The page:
Then .... he doesn't lose his mind and take a drop not prescribed in any rule book anywhere, which leads to a 2-shot penalty the next day. Then ... he makes a birdie 4 on that hole (he got the replacement wedge shot up and down, you'll recall) instead of a snowman 8, which means he makes the playoff with Adam Scott and Angel Cabrera, whom he picks off like sweater lint. (He's 16-4 in playoffs, after all.) Which means ... the golf world is buzzing like a caffeinated hive wondering if he can win the Grand Slam this year instead of asking if he'll ever win another major as (cough, cough) SOME writers have lately.
Let's Say ... it's 1956 and the son of seven-time NBA All-Star and Boston Celtics forward Easy Ed Macauley isn't sick back home in St. Louis. Let's Say ... Macauley doesn't beg Celtics GM Red Auerbach to trade him to the St. Louis Hawks so he can be near him.
Then ... Auerbach never trades his best player to the Hawks for their new draft pick, University of San Francisco center Bill Russell. Which means ... Russell wins St. Louis those 11 rings instead of Boston, making St. Louis Basketball Heaven, not Beantown. Which means ... 13 years later, when Bill Simmons is born, the Celtics are a Sominex franchise and Simmons develops an overwhelming passion for horticulture.
Let's Say ... the silver dollar that's flipping through the air in 1970, fresh off the thumb of NFL commissioner Pete Rozelle, takes just one more half a turn. Let's Say ... it comes up heads, just as Chicago Bears executive Ed McCaskey calls it.
Then ... it's the sorry 1-13 Bears who get the No. 1 draft pick, not the sorry 1-13 Pittsburgh Steelers. Then ... the Bears use that pick on Terry Bradshaw, the All-Everything QB out of Louisiana Tech. Which means ... the Bears win four of the next six Super Bowls and the Steelers remain the front-office bunglers they've always been, the team that cut Johnny Unitas, that could've drafted Jim Brown, that couldn't spell cat if you spotted them the "c" and the "a."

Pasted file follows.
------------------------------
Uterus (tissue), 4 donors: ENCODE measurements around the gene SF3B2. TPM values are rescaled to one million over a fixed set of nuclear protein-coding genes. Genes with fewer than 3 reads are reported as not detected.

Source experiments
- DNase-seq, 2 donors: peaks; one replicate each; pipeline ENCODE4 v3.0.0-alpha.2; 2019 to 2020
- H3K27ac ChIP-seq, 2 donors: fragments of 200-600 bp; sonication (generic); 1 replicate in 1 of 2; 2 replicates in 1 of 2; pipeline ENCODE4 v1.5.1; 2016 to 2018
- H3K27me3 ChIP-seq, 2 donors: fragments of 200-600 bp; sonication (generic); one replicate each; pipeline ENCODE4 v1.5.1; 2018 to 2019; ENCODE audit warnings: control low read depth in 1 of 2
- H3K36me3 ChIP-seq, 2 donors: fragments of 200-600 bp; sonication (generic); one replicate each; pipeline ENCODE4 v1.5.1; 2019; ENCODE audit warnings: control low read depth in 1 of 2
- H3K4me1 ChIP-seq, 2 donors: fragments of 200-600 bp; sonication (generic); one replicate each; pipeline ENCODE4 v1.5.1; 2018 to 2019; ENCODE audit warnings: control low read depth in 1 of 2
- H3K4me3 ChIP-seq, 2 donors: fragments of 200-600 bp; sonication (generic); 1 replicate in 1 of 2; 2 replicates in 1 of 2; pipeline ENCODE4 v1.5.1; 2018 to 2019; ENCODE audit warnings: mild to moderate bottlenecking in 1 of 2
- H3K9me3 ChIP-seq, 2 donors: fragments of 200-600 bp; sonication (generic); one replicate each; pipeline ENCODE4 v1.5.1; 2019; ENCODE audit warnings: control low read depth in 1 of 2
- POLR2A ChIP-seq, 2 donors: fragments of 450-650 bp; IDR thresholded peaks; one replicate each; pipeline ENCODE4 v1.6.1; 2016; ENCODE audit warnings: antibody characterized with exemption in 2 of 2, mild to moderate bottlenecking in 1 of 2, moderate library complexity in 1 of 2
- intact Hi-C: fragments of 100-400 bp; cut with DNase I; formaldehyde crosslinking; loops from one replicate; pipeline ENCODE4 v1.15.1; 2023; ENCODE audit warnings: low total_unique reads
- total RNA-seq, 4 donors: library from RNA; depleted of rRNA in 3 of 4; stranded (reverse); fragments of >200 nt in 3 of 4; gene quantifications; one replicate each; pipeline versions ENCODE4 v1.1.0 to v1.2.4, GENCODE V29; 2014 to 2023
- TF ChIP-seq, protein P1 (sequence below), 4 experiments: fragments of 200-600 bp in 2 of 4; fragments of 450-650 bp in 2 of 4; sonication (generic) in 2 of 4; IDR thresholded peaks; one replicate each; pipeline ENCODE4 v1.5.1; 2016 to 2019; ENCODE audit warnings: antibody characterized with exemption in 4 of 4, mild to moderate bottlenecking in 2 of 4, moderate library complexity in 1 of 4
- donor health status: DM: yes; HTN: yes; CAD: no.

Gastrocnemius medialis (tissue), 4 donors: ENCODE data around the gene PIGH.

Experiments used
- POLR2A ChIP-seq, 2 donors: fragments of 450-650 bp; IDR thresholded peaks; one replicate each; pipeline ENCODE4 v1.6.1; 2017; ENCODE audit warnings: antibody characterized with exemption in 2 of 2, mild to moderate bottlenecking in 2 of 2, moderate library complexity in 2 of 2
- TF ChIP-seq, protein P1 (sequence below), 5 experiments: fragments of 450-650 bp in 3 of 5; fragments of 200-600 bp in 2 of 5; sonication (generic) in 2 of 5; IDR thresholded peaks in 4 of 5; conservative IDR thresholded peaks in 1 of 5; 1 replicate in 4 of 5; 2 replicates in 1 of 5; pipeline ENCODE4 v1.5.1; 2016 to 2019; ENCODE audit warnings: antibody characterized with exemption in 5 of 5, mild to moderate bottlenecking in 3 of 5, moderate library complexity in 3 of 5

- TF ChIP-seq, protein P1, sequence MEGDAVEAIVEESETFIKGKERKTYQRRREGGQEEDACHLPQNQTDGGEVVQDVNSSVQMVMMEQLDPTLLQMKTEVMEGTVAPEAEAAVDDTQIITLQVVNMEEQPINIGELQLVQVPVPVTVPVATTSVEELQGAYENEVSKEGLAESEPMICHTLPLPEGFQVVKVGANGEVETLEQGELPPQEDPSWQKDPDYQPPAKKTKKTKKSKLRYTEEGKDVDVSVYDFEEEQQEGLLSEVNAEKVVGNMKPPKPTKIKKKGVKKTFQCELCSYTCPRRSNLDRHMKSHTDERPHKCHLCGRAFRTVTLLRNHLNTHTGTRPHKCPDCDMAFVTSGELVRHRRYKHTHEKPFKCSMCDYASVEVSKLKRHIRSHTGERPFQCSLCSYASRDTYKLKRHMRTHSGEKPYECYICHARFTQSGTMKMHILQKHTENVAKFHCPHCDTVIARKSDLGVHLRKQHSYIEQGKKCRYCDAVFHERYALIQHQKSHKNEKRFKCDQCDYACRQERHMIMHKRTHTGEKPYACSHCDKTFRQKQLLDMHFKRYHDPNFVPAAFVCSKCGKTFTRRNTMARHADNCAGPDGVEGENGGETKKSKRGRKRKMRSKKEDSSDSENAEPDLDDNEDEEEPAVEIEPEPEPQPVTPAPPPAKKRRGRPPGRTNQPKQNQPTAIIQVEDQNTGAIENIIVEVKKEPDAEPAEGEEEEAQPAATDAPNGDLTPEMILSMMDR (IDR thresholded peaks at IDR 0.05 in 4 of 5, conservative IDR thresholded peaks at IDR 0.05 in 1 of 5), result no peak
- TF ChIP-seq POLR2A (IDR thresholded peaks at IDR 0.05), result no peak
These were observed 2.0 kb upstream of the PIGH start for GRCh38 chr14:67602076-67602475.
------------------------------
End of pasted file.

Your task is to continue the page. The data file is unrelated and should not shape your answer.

Let's Say ... the most famous air ball in history -- Dereck Whittenburg's last-second, 25-foot, 3-point try in the 1983 NCAA title game -- travels just 6 more inches. Let's Say ... it bounces off the front of the rim, instead of settling into the hands of teammate Lorenzo Charles, who can't catch it and dunk it at the buzzer to win the title for 6-seed North Carolina State.
Then ... Jim Valvano doesn't run around the court looking for somebody to hug. Which means ... he doesn't become the most huggable college basketball coach ever. Which means ... he isn't a national celebrity when he contracts cancer 10 years later, and he's probably not at the ESPYS to give his unforgettable never-quit speech, and the $100 million The V Foundation for Cancer Research has raised on the strength of that speech doesn't exist.
And lastly ...
Let's Say ... the wife of the assistant sports editor at the Boulder (Colo.) Daily Camera isn't working next to me in the teller line at National State Bank in 1978. Let's Say ... she doesn't finally buckle under my six months of badgering and go home and tell her husband that the 20-year-old kid he'd anonymously judged as the winner of the state high school sports writing contest two years before is bugging her every day to give the editor his phone number. Let's Say ... that editor doesn't then call me the next day and offer me a job typing up girls volleyball scores from 10 p.m. to 2 a.m. every night. Then ... you wouldn't have had to read any of this.